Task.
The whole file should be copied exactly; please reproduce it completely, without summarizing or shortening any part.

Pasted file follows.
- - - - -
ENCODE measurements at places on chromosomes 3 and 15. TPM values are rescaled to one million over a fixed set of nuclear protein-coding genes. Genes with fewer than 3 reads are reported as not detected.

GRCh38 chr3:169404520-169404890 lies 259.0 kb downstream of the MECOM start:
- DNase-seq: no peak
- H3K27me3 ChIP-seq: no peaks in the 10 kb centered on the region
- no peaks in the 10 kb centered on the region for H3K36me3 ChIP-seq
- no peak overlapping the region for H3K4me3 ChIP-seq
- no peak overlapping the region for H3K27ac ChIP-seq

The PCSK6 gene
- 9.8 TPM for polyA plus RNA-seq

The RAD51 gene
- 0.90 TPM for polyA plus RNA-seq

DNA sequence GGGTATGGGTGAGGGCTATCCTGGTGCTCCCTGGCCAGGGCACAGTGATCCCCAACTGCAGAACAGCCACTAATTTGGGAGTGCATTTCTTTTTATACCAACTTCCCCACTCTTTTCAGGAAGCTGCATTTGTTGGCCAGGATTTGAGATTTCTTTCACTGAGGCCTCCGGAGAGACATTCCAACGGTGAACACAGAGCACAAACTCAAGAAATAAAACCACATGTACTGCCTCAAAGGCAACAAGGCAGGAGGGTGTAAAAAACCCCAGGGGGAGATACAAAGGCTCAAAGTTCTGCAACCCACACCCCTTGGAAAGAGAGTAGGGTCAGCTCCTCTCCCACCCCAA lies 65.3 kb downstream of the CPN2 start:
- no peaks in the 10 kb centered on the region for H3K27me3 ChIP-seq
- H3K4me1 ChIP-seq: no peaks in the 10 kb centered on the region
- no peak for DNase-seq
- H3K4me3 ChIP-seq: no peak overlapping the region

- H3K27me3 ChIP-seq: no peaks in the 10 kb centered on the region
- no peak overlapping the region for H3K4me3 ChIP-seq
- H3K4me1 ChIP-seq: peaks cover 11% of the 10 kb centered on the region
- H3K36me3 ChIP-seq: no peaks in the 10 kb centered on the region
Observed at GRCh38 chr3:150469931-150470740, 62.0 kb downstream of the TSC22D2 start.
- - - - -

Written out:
ENCODE measurements at places on chromosomes 3 and 15. TPM values are rescaled to one million over a fixed set of nuclear protein-coding genes. Genes with fewer than 3 reads are reported as not detected.

GRCh38 chr3:169404520-169404890 lies 259.0 kb downstream of the MECOM start:
- DNase-seq: no peak
- H3K27me3 ChIP-seq: no peaks in the 10 kb centered on the region
- no peaks in the 10 kb centered on the region for H3K36me3 ChIP-seq
- no peak overlapping the region for H3K4me3 ChIP-seq
- no peak overlapping the region for H3K27ac ChIP-seq

The PCSK6 gene
- 9.8 TPM for polyA plus RNA-seq

The RAD51 gene
- 0.90 TPM for polyA plus RNA-seq

DNA sequence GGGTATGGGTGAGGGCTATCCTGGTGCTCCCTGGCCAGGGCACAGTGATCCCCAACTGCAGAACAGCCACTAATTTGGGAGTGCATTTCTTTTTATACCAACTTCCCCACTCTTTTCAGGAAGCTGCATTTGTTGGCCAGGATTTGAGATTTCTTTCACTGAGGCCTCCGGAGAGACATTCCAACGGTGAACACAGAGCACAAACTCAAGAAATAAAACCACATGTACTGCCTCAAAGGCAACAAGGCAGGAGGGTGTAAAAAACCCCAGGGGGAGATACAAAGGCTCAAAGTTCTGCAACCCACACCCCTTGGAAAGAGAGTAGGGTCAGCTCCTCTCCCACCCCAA lies 65.3 kb downstream of the CPN2 start:
- no peaks in the 10 kb centered on the region for H3K27me3 ChIP-seq
- H3K4me1 ChIP-seq: no peaks in the 10 kb centered on the region
- no peak for DNase-seq
- H3K4me3 ChIP-seq: no peak overlapping the region

- H3K27me3 ChIP-seq: no peaks in the 10 kb centered on the region
- no peak overlapping the region for H3K4me3 ChIP-seq
- H3K4me1 ChIP-seq: peaks cover 11% of the 10 kb centered on the region
- H3K36me3 ChIP-seq: no peaks in the 10 kb centered on the region
Observed at GRCh38 chr3:150469931-150470740, 62.0 kb downstream of the TSC22D2 start.